Betrayed by mine own kin!

You spend twenty months building a bond with your child – changing her nappy, cleaning up her sick, giving her cuddles all through the night, and letting her wipe her runny nose on your shirt – and you expect a certain amount of loyalty in return. You know, the way a dog follows you because you feed it or a cat because you let it sleep on your lap. At the very least, you assume there has developed between you a modicum of trust.

Don’t be fooled. Toddlers cannot be trusted.

Yesterday morning, my daughter wanted a gingerbread biscuit that she could see on the counter in the kitchen. I knew mummy wouldn’t approve, because it was just after breakfast, but little Izzie smiled at me, pointed and said, ‘Bease,’ in her adorably cute childish fashion, so how could I resist?

There was one proviso, however – as I placed it into her outstretched fingers, I whispered to her, ‘Shh, don’t tell mummy, it’s our secret. You’ll get daddy in trouble. Okay?’

She nodded emphatically. Yes. Our secret.

I have no doubt she understood.

The moment my fingers released the biscuit, she ran into the lounge waving it in the air and shouting, ‘Mummy, mummy!’ Look what I’ve got, mummy.

‘How did you get that?’ mummy asked.

Beaming from ear to ear, my daughter pointed right at me. ‘Daddy,’ she said, sat down and ate it.

Disloyal little bastard.

This morning her mummy gave her a piece of iced doughnut to eat. ‘Ooh,’ I said, kneeling before my daughter. ‘Can daddy have some?’

She shook her  head violently. ‘No.’

‘Please?’

‘No.’ And she crammed the entire piece into her mouth, so much she couldn’t even close her lips, just so I couldn’t have it.

Disloyal little bastard.

In fact, ‘no’ has become her favourite word, particularly when she knows how much hurt it can cause.

‘Can daddy have a kiss?’

‘No.’

‘Do you love daddy?’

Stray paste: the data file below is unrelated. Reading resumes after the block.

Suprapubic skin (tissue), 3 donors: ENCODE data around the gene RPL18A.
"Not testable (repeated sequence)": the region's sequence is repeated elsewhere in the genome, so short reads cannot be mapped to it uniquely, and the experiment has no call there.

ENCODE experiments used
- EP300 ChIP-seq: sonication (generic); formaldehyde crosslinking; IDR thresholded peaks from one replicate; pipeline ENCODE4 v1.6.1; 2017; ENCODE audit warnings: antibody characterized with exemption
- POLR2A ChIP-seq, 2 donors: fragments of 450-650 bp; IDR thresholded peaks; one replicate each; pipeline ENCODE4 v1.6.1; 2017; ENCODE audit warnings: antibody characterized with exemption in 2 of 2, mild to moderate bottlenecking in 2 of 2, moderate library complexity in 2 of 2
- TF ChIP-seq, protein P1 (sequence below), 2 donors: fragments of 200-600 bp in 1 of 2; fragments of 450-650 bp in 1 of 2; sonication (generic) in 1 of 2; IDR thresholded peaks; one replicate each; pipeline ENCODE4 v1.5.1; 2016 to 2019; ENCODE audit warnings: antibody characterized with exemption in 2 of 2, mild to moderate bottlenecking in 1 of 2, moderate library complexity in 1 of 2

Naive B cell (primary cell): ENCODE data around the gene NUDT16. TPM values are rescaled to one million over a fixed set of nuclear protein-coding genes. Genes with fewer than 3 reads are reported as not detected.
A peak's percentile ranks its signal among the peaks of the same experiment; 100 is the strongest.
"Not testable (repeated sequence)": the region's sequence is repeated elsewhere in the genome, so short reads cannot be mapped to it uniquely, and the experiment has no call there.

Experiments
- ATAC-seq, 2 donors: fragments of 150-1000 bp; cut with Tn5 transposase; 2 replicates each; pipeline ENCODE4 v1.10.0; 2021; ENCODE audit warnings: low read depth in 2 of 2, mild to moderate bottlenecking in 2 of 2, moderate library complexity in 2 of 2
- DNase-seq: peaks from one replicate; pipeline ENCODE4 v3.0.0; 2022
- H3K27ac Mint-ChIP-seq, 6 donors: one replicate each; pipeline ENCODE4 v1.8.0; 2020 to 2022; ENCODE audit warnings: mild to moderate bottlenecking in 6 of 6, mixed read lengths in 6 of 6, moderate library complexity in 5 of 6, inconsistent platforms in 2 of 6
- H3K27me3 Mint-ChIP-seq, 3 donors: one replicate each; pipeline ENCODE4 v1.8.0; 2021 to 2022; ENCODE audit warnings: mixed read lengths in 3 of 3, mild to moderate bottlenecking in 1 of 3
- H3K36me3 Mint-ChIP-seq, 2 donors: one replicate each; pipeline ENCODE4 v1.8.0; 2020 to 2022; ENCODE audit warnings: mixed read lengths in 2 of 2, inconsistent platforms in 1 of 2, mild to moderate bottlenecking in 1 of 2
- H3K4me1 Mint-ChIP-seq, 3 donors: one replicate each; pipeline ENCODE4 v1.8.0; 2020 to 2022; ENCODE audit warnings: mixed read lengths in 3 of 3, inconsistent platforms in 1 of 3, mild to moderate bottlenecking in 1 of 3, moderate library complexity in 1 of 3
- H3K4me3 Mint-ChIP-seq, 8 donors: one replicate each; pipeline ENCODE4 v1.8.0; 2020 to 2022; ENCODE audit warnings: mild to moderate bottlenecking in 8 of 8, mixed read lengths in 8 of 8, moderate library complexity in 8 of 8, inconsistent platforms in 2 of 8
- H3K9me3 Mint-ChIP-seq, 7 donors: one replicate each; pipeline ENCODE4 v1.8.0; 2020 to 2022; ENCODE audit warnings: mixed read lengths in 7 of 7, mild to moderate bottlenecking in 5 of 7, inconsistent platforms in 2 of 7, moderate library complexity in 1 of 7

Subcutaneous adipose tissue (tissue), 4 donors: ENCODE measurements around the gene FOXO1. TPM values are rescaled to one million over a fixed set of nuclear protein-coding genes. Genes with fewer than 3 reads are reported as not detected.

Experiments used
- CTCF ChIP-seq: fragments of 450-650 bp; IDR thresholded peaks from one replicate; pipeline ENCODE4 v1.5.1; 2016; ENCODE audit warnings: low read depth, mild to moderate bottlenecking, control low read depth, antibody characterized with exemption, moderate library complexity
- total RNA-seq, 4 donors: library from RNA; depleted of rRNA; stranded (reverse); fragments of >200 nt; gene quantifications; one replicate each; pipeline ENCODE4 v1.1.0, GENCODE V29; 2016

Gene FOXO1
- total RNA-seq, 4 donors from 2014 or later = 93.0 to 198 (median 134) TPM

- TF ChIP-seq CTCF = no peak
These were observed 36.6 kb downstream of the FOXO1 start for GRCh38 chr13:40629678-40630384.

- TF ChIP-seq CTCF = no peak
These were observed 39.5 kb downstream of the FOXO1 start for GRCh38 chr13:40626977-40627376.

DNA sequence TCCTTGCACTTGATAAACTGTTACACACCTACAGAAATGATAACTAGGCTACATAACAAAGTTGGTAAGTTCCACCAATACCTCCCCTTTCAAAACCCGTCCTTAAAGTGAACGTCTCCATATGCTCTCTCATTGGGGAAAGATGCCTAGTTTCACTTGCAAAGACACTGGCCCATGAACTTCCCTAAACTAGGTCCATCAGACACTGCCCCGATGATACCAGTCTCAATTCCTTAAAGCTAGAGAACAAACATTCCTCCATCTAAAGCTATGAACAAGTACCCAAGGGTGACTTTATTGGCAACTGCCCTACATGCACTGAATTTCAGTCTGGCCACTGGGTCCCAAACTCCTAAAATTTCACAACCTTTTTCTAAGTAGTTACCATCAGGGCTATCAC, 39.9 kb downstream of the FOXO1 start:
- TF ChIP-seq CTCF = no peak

‘No.’

Those times she does deign to allow me to kiss her, she turns her head and points to her cheek as if to say, ‘Oh, go on then, kiss my cheek if you must, peasant, then go refill my water bottle.’

Actually, it’s her second favourite word, the favourite being, ‘mummy.’ When she gets her own way, you see, it tends to involve mummy, so she figures that if she calls everyone mummy, she’s far more likely to get what she wants.

I’d develop a complex if I wasn’t so sure of my sex. Today, for example, my wife is out, but that hasn’t prevented the name ‘mummy’ being mentioned around a thousand times, mostly screamed at me because I won’t give the little one a biscuit. All day, ‘mummy, mummy, mummy, mummy.’ Not one ‘daddy’, no matter how many episodes of the pig I let her watch, no matter how much I colour with her, read to her, build towers with her, walk her round the block – ‘mummy, mummy, mummy.’ That’s loyalty for you.

And she’s using her mother’s tendency to be more indulgent than me to play her parents off against one another. If I say no, she starts to cry and toddles over to mummy to see if she can get what she wants, and lays it on really thick by pointing at me in the midst of her despair and sobbing, as if saying, ‘Daddy was mean to me, mummy, sort him out!’ Bloody tattle-tale. It’s amazing how quickly she’s learned that skill.

And to add insult to injury, when mummy asks, ‘What’s wrong? Why are you so upset?’ my darling, cherished daughter says the word she never says under any other circumstance: ‘daddy.’

Disloyal little bastard.

 

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